- Atmos 5/10
Olive Albero Independent Italian
Olive Albero in One Paragraph: Olive Albero Closed in October 2018.
We were a bit disappointed by Olive Albero, but that may well have been because we visited early on. Hopefully things have settled down now and all’s running well. Try it for yourself! Lunch for under a fiver.
The Longer Read:
Olive Albero (Olive Tree) is in a ‘difficult’ location for a restaurateur. It’s just out of the very centre of town in Albion Street. Previously the restaurant at this site was Munroe’s, a Southern African restaurant. They got into some unspecified rumble or other with the leaseholder of the property and disappeared. So, whilst you’ll now have to look elsewhere in town for your fix of zebra or ostrich, we were excited to see a new Italian restaurant come to Cheltenham.
The location is tricky because it’s on the inner ring road circuit, so no easy parking and, oddly, not much passing/walking trade. For any restaurant to do well here, it needs to shine. Le Champignon Sauvage is the model, in terms of making a success despite location.
We were hoping that Olive Albero would be great but left a little disapointed. We wanted it to be great because a good local Italian restaurant is a wonderful thing. Also because it’s a new venture. And because it’s an independent. The website mentions that Olive Albero is a ‘Rustic Italian Family Run Restaurant’ which strikes all the right notes.
Decor at Olive Albero
The decor still bears a few traces of the restaurant’s days as Munroe’s. There is some animal print type paintwork by the door and a picture of some ‘elephants at sunset’, in the Ladies’. Ciao! That’s a little bit disorientating but forgiveable in a new venture – cash disappears quickly when setting up a new restaurant. Otherwise the decor is pretty anonymous, sadly no sense of Italy or real ‘family’ feel about it.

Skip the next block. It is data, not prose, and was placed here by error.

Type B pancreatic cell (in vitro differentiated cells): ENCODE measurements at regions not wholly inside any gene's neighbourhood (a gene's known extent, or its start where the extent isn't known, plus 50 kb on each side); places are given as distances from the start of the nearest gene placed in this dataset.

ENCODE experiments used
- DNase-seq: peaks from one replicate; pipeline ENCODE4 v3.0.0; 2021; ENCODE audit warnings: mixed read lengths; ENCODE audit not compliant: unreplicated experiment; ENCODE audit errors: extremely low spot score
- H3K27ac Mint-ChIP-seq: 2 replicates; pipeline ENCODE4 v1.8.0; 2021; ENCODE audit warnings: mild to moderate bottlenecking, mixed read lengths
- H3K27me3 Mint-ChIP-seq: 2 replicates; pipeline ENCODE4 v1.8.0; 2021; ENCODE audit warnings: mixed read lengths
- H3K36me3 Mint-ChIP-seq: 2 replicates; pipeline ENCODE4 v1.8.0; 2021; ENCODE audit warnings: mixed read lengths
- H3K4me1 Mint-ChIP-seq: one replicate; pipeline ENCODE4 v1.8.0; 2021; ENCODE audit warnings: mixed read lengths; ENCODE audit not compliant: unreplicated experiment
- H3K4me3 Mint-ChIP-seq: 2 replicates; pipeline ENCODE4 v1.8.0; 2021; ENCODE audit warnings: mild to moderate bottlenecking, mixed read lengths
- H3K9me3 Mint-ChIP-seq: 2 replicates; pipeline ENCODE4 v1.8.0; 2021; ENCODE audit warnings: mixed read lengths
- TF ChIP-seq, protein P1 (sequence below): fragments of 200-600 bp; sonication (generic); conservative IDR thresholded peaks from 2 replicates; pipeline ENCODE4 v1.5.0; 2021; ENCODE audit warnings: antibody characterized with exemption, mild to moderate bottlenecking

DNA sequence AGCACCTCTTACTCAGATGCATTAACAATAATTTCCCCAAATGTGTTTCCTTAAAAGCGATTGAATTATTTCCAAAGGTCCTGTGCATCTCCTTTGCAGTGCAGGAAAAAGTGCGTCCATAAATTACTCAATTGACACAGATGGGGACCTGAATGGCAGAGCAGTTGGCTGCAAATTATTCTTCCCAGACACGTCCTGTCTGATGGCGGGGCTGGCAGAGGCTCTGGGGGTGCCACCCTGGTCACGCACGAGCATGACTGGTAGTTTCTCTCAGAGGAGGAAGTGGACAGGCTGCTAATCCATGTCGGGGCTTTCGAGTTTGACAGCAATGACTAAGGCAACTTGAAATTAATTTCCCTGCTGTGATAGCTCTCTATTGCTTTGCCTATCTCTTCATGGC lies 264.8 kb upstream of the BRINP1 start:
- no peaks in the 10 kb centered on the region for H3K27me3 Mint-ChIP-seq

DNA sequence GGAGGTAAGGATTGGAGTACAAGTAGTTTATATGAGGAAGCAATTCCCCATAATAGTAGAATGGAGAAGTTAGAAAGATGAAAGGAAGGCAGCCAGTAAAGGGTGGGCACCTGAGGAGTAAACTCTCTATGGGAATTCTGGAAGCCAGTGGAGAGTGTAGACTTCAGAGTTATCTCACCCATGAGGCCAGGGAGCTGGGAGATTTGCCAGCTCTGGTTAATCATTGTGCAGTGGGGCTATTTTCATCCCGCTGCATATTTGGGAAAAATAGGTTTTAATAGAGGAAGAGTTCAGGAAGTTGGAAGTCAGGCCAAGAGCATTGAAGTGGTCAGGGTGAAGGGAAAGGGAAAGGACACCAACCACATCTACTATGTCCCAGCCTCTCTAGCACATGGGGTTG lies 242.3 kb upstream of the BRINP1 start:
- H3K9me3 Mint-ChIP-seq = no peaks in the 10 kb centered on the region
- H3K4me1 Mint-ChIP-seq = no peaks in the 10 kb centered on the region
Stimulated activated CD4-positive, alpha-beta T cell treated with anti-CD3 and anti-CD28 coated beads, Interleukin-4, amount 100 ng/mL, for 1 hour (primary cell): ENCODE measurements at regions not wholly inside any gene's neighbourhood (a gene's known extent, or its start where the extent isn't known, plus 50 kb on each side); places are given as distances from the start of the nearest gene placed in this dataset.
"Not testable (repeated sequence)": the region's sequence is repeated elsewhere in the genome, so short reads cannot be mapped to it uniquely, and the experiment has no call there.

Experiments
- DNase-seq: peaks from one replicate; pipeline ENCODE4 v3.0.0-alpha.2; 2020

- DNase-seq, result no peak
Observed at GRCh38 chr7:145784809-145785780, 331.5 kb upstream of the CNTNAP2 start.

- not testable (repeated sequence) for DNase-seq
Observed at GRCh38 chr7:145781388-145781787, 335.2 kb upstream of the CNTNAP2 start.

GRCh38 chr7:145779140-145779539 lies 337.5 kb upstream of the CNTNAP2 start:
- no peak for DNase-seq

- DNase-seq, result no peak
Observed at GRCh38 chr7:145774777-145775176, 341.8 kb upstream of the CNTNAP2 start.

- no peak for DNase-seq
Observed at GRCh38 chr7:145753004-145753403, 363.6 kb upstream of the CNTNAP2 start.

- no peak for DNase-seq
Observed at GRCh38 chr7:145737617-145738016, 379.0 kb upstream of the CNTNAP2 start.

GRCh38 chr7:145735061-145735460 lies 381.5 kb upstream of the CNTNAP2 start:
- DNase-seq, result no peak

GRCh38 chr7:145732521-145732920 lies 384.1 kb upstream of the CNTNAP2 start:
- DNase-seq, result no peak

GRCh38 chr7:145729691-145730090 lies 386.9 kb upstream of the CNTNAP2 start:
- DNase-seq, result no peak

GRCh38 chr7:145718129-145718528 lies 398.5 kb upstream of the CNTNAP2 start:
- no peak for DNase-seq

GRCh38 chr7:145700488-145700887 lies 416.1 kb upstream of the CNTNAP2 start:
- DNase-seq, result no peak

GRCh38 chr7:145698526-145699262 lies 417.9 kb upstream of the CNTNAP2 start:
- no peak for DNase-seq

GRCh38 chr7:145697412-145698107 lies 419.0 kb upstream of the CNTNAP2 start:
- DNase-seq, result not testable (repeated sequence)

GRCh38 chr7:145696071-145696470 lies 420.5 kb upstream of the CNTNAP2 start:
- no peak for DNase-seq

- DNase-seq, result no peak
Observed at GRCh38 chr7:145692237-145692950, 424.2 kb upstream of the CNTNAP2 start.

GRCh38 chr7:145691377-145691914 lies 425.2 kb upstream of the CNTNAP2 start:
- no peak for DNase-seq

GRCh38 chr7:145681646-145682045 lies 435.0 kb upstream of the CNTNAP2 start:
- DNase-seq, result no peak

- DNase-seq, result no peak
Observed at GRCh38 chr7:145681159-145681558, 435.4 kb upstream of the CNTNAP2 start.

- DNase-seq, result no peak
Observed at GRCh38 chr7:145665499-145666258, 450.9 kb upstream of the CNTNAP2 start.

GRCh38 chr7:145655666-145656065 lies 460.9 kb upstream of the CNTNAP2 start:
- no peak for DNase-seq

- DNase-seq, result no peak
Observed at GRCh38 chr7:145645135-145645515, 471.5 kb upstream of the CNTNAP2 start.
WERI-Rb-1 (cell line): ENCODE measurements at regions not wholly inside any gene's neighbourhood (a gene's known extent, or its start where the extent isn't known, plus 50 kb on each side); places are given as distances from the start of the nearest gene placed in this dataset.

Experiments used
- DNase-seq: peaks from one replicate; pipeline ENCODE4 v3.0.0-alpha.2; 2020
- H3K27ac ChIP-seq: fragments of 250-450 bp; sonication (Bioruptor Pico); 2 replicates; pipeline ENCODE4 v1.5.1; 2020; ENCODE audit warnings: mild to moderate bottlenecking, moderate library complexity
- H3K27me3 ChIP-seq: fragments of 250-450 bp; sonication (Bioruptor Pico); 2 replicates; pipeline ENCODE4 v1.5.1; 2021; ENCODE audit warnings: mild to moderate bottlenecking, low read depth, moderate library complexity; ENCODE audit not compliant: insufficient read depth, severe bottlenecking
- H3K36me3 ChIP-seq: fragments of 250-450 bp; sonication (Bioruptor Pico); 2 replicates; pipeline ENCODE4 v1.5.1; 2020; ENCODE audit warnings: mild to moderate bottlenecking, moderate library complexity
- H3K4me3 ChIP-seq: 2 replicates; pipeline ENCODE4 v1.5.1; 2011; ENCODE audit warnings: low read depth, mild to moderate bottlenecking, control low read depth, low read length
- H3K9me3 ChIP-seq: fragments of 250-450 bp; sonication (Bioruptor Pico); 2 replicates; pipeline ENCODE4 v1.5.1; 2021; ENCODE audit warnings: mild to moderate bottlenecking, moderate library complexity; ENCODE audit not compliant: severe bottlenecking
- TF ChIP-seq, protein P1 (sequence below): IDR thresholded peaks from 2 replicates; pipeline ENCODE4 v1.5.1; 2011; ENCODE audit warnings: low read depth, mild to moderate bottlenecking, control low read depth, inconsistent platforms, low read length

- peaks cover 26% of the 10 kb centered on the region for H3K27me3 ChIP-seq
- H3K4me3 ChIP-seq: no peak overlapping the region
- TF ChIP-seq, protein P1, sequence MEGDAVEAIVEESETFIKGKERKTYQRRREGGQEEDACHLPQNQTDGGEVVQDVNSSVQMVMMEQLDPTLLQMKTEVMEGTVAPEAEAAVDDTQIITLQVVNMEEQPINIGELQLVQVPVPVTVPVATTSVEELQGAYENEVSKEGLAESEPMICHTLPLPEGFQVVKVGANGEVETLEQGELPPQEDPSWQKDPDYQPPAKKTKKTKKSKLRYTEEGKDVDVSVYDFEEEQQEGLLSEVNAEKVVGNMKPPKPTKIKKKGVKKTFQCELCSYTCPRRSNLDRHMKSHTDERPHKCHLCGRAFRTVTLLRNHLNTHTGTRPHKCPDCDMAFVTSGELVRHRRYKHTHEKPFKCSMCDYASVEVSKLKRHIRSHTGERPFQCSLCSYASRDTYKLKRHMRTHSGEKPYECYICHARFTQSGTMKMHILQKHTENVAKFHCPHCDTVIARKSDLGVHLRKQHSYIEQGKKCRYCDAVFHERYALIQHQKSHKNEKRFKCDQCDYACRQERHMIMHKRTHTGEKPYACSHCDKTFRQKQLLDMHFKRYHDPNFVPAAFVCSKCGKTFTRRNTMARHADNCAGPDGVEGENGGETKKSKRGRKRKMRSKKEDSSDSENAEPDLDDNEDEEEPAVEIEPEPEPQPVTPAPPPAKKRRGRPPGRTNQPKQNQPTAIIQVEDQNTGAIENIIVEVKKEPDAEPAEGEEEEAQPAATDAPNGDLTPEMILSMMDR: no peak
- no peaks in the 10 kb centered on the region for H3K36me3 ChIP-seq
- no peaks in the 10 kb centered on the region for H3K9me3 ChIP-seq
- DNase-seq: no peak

The shortest wine list I’ve seen for a while (3 whites, 3 reds, 1 rose, 1 sparkling) included a couple of South African (natch) options, with the rest being from Italy. A Ca De Lago Cabernet Sauvignon was fruity and mellow, fairly priced at £15.95. Chef sent out a couple of tasty bready snacks. A starter of shared Antipasto All’Italiana (£9.95 for two) was generous, with Bresaola, Parma ham and salami cuts plus olives, mozzarella and artichokes in oil. So far so good.
Service was prompt and friendly.
Main courses include pizza, pasta dishes, Chef’s specials and risotto dishes. We ordered a Lasagna (£8.95), which is a good basic test of any Italian restaurant. Also a Tagliatelle Alla Bolognese (£9.95).
Pasta Dishes at Albero
The tagliatelle was OK, although it’s ragu was a little greasy. The Parmesan mentioned on the menu didn’t turn up and this was the only Italian restaurant I’ve ever been in that didn’t, rather ostentatiously, offer a pepper grinder. The pasta used was dried, as opposed to freshly made, which is OK, but then again fresh pasta is a good reason to go out for Italian food. So maybe a trick missed.
Lasagne at Olive Albero is, frankly, a bit unusual. It’s served in a shallow pan with béchamel sauce offered seperately in a small jug. Béchamel is always bland, more of a mouth-feel than a taste thing. I couldn’t see any advantage in not building it into the dish. Also it was cold.
‘Shallow’ lasagne is just not a good idea IMHO. Lasagne is a rustic Italian classic that thrives on generosity in presentation. A good lasagne is filling comfort food, with layers of texture and taste. The menu mentioned dressed salad leaves which also didn’t turn up. We might have been alerted to the shallow lasagne if our Italian was better – it’s described as ‘Lasagna’ on the menu. In Italian, lasagne is the plural of lasagna, the word for a single sheet of the flat rectangular pasta.
Cheesecake (£4.95) was, I’m reasonably sure, from a wholesaler and wasn’t great. That’s in the Italian tradition, where it’s quite usual to quit the restaurant at pudding time, in favour of the local ice cream shop of the moment. Chef had decorated the plate a bit and that, plus the partially deconstructed lasagne, gave me the impression that maybe he is happier being creative with his food than concentrating on turning out rock-solid Italian classics. On the other hand, rock-solid Italian classics are what most people go to an Italian restaurant for.
Coffee was so-so.
I so wanted this restaurant to be great and it gives no pleasure to advise that we found things a little bit average. However, please note that we visited very soon after opening. Maybe they just need time to find their feet. Service was friendly and willing – several people have noted that the waitress asks you to give the number of the dish when ordering, rather than name it. Which is a bit odd.
Pizza, risotto or pasta at lunchtime is inexpensive, and we’d love to be more positive – try their lunch for £4.99 and tell us what you think.